Olympic Torch

After the Cold War ended, the Olympics became something of a snooze, geopolitically speaking — but that’s certainly changed since 2008.


The Beijing Olympics that year were billed as a lavish coming-out party for China as a 21st century global power. The 2014 Sochi Olympics were President Vladimir Putin’s bid to show a Russia resurgent — though the Ukraine crisis, graft, and revelations of state-sponsored doping wrecked the party. Then, in Brazil, the cost of the 2016 Rio Games helped mobilize anti-government protests that deepened the country’s ongoing political crisis. And now we have 2018 in Pyeongchang, where the prospects of thermonuclear war have something to do with whether two North Korean ice skaters cross the DMZ in five weeks’ time.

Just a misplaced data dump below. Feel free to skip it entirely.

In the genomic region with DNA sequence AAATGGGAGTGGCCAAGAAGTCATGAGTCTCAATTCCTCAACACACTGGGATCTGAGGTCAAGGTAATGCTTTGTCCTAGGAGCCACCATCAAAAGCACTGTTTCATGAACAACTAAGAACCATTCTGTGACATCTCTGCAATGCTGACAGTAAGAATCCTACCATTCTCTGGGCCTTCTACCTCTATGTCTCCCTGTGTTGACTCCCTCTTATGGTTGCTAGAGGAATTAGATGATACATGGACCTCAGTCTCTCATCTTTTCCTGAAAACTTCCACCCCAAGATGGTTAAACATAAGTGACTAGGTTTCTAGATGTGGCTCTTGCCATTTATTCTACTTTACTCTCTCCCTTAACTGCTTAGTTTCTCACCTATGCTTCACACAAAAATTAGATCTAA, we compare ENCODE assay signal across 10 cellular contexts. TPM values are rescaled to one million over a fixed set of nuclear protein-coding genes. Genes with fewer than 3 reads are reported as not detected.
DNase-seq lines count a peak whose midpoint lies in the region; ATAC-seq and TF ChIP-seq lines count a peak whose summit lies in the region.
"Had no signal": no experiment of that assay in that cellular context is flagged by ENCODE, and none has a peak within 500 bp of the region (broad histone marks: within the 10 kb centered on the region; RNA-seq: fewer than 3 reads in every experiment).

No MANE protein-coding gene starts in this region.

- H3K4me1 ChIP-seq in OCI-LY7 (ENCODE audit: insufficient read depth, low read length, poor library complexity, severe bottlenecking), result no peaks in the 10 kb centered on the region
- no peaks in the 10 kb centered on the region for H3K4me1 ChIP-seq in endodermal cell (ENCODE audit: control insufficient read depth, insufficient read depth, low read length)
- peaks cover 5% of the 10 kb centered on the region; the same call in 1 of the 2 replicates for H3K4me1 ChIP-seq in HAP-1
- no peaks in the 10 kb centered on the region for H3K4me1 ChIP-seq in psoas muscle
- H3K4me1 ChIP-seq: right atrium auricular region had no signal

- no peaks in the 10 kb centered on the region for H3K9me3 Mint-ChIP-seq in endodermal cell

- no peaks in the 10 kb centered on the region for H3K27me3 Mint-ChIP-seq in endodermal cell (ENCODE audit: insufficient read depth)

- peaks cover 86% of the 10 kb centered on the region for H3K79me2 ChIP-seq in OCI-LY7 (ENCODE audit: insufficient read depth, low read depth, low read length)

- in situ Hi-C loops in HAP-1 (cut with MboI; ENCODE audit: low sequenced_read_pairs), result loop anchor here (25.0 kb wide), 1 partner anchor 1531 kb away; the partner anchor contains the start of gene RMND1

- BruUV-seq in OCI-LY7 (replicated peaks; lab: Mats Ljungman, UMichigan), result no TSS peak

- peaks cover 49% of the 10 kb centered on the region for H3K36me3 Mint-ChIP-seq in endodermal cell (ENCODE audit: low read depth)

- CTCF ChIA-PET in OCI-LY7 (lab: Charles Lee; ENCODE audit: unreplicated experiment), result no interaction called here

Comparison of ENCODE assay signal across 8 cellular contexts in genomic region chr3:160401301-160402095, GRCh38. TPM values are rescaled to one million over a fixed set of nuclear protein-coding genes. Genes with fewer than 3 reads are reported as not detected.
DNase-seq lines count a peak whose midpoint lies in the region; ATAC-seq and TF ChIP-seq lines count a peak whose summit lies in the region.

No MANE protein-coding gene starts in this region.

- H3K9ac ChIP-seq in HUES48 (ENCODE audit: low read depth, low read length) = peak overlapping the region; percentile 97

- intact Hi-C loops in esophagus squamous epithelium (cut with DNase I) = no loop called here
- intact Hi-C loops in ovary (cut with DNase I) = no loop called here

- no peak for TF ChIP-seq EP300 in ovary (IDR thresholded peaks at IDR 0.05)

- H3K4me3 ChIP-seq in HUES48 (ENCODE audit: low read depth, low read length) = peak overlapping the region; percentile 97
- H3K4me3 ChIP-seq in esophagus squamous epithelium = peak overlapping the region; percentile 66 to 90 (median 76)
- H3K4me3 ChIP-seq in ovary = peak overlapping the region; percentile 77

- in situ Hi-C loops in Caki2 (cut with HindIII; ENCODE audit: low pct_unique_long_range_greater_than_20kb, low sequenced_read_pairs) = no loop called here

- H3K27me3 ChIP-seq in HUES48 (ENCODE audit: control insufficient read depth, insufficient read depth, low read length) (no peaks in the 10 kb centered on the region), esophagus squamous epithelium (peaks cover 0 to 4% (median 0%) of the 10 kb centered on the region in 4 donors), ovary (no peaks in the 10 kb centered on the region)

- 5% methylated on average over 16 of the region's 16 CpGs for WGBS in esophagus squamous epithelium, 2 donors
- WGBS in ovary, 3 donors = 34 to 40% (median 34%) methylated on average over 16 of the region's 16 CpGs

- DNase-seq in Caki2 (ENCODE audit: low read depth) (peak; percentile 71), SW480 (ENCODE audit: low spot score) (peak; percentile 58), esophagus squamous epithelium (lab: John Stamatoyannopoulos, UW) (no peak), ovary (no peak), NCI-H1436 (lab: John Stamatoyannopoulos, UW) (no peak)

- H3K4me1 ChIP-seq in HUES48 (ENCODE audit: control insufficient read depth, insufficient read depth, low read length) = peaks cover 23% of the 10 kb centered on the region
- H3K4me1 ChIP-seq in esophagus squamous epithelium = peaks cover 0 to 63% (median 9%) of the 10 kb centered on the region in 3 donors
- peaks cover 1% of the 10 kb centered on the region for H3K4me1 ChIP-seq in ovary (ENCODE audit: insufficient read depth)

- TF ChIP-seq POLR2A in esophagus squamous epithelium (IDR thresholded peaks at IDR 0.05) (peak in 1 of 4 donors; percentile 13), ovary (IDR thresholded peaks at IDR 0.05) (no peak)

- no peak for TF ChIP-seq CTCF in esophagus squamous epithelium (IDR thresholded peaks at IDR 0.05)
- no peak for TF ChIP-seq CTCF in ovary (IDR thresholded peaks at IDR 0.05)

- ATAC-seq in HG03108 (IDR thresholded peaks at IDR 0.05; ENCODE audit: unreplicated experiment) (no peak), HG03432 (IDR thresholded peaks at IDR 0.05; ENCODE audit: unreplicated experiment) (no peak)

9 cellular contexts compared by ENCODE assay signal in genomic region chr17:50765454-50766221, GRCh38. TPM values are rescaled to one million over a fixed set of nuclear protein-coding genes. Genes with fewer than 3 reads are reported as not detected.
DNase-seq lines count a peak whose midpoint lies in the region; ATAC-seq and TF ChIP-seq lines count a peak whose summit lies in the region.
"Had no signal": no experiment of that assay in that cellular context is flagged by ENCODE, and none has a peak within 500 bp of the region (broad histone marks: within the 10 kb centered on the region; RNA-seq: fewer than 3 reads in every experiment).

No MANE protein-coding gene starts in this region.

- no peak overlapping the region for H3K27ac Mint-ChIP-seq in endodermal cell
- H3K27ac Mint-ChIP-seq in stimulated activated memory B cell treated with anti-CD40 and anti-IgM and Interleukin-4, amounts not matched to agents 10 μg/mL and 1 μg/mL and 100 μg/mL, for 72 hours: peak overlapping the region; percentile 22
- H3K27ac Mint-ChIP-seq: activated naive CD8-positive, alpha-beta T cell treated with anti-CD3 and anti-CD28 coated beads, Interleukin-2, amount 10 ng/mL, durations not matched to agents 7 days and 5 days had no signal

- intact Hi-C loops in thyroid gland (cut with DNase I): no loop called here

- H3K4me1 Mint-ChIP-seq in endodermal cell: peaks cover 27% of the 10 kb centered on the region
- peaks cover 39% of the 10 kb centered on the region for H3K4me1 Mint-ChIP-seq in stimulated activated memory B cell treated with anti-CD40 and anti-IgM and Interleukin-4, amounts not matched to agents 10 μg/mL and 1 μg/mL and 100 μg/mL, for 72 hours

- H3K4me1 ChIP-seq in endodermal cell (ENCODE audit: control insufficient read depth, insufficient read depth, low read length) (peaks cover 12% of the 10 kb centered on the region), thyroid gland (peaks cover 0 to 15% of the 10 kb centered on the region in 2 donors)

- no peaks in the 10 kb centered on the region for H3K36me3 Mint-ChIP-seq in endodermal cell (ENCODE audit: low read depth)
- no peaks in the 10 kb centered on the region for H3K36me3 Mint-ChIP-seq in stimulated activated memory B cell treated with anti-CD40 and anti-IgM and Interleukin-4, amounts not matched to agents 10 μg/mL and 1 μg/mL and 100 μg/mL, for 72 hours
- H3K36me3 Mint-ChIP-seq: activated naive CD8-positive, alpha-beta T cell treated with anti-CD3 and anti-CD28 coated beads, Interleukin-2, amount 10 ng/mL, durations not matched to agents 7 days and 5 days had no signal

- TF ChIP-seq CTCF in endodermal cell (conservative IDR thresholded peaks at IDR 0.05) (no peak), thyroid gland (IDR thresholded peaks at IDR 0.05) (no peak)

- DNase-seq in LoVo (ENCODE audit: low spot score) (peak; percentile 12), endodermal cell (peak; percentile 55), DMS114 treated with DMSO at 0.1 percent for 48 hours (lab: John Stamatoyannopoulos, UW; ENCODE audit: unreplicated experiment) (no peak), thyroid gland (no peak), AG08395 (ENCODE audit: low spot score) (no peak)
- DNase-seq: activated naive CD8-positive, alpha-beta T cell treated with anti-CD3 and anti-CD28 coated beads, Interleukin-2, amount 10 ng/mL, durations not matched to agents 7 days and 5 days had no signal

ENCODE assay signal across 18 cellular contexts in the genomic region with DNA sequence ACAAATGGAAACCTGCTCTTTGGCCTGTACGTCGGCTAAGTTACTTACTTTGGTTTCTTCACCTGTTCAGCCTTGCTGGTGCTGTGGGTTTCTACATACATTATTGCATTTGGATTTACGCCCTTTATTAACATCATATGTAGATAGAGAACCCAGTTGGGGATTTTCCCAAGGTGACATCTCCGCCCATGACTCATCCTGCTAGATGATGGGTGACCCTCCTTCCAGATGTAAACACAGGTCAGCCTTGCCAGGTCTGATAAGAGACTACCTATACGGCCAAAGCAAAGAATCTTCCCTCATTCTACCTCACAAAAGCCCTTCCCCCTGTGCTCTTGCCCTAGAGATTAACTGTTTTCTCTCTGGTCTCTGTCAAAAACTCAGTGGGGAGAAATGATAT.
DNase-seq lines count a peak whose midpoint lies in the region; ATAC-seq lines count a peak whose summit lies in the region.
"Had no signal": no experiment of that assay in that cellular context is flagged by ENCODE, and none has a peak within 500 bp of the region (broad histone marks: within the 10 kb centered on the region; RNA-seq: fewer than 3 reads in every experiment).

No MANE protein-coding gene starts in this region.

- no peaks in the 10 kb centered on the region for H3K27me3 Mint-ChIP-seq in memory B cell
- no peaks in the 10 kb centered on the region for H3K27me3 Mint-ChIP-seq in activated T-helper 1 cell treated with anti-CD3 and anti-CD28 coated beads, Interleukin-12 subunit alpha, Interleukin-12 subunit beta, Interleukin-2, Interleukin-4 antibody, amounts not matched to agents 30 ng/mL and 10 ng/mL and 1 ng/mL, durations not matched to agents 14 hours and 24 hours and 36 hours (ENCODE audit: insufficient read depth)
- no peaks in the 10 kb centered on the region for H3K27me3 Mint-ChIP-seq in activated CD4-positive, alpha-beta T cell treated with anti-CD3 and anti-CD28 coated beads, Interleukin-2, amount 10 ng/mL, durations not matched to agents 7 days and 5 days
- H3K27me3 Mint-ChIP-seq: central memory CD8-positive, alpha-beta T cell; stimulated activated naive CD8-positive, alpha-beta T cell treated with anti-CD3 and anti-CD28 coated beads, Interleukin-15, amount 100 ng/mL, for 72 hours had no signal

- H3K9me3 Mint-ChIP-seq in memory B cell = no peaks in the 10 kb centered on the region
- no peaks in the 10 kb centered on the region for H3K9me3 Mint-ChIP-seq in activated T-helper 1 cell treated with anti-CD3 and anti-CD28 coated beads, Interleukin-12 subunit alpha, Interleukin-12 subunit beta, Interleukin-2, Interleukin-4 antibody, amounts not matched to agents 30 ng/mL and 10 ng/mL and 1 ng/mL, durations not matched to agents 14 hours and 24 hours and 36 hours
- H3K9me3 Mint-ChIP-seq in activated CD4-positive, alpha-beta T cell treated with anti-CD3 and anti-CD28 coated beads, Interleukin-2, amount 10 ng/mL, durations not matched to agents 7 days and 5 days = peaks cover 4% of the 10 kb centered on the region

Without drawing this too far, we have to ask: in a world where a growing number of nations are competing for global power, is it any wonder that politics are heating up at the Olympic games?

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